Legibility and order by nature benefits people who can fit into that order, and people who already have power. To stray from legibility in my goofy example, to come up with an aria when you are supposed to do your math homework, does not benefit those in power. The aria writer in this example is not being a good little capitalist worker, because they didn’t fit into the order. Their work would result in academic failure. But a compelling one.

Another example engaging the organic as opposed to the rigid comes from the craft of Halberstam’s writing. While Halberstam does engage other academics, Halberstam also engages cartoons. Halberstam argues that in academia, to be rigid. (pg 6) Instead of rigidity, Halberstam draws from outside of the source material traditionally engaged in writing about theory.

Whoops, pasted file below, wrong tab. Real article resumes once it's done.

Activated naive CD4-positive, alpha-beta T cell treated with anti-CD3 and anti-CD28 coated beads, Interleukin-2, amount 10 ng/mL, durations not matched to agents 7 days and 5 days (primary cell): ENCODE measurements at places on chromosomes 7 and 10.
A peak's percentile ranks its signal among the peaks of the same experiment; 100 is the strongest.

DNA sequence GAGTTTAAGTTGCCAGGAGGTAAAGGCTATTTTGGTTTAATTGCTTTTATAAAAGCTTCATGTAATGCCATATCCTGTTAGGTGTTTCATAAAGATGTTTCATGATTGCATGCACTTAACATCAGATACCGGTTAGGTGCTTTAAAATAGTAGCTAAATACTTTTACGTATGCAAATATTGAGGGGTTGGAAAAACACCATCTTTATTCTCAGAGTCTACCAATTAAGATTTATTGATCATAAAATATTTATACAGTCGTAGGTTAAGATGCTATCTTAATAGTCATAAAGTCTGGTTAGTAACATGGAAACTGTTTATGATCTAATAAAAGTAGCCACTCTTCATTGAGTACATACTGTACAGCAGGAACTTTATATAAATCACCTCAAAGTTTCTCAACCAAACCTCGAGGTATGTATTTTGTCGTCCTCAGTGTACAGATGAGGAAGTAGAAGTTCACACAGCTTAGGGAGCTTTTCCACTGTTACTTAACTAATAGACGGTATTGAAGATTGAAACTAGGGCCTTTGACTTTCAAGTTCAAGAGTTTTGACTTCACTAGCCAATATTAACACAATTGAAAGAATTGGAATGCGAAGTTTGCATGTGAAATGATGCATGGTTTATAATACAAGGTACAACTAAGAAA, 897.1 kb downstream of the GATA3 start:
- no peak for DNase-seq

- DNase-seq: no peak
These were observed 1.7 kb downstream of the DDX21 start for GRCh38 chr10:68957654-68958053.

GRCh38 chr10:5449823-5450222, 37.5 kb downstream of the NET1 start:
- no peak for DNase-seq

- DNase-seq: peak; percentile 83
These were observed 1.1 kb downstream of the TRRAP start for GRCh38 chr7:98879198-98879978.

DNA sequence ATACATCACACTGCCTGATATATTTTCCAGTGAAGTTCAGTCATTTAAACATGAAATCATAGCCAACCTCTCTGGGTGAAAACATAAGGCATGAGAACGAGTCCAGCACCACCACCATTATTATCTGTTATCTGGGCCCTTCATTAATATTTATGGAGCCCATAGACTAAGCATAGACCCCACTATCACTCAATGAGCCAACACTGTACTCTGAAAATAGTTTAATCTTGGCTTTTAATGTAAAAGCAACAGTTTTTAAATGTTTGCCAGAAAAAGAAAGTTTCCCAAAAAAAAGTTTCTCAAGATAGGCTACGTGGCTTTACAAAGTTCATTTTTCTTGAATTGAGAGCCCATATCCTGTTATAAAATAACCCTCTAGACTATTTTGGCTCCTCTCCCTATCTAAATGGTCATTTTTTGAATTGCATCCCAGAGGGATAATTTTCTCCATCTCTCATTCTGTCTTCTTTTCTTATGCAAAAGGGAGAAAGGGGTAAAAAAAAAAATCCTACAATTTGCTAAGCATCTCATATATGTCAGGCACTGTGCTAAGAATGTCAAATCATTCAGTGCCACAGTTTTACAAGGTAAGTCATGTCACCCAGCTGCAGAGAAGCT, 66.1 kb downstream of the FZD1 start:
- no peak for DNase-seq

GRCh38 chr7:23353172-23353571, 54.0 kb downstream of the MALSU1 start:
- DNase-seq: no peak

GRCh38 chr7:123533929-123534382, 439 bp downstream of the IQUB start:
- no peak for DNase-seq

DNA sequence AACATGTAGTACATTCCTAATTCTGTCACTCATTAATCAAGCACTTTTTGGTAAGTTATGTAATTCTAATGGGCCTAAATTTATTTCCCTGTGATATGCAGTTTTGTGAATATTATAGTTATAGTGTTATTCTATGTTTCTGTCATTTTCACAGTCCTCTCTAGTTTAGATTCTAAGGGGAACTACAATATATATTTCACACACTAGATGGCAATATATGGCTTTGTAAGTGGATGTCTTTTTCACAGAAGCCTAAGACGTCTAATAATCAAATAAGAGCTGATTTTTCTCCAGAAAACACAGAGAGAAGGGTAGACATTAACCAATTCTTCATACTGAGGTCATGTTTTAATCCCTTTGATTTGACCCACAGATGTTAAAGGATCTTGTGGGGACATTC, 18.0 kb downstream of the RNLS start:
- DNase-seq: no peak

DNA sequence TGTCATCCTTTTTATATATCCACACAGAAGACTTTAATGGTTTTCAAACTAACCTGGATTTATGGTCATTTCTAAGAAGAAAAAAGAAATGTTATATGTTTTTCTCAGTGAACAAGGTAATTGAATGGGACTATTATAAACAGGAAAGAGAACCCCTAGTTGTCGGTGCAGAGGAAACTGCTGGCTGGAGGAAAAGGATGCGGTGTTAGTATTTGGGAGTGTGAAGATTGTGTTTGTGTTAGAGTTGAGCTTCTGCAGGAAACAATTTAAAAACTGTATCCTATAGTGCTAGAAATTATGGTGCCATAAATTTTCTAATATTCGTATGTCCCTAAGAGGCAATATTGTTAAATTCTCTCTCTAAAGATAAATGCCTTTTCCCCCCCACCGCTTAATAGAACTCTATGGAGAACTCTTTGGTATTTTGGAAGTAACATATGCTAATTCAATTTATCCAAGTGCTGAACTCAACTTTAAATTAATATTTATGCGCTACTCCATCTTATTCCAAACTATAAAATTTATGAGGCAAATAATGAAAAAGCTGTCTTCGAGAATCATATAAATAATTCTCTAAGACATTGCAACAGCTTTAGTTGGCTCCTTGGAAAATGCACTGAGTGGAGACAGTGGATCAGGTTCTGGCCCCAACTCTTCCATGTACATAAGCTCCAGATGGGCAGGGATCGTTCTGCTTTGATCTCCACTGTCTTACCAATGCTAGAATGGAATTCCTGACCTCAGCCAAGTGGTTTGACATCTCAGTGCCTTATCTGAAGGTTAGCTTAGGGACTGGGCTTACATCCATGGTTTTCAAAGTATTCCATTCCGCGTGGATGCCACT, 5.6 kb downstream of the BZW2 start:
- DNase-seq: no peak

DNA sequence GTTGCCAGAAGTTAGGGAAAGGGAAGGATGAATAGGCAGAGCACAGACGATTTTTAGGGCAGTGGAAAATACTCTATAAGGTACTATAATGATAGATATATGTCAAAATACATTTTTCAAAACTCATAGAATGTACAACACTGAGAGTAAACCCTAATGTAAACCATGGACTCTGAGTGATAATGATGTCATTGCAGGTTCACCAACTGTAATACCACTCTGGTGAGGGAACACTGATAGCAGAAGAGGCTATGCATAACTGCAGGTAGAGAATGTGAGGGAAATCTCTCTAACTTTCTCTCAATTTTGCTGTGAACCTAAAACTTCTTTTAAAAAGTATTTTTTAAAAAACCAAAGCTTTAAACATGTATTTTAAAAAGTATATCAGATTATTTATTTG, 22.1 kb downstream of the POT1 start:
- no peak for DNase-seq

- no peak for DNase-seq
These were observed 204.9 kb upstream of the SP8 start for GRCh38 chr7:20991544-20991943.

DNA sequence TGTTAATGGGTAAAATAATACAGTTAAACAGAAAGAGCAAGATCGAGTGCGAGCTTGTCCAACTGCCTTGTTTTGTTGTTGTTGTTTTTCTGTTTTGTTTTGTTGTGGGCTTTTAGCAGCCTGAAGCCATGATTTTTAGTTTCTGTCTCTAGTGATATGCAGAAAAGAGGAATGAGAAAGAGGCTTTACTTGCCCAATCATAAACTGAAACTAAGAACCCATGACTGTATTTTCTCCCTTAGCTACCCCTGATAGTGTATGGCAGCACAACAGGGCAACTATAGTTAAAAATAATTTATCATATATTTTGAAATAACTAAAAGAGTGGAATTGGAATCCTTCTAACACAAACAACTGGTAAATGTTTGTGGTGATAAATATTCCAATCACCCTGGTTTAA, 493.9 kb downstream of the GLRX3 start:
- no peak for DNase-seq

So what choices do we, as students and academics, have to engage an institution that is built around order? How do we engage legibility when the world and our lives are anything but? How do we engage the inherent colonialism of order and legibility that the success or failure of our life is assessed about when it doesn’t benefit us?

Halberstam proposes two ways of engaging this order – through violent means and negative means. To engage the hegemonic order of academia through violent means it to infiltrate academia, learn your material more than those teaching, and change it from the inside out. To engage with negative means is to reject academia all together, and create one’s own learning intellectual pursuits organically.

So what would engaging this specific class with Halberstam;s two modes of engaging academia?

Given Halberstam’s argument that academia is inherently colonial and Halberstam’s definition of abolition not as removal but as rebuilding something, let’s assume our goal in engaging this class with violent and negative means is to rebuild the way we go about intellectual pursuits in ways that don’t support the colonizers. That would mean our ultimate goal is destruction.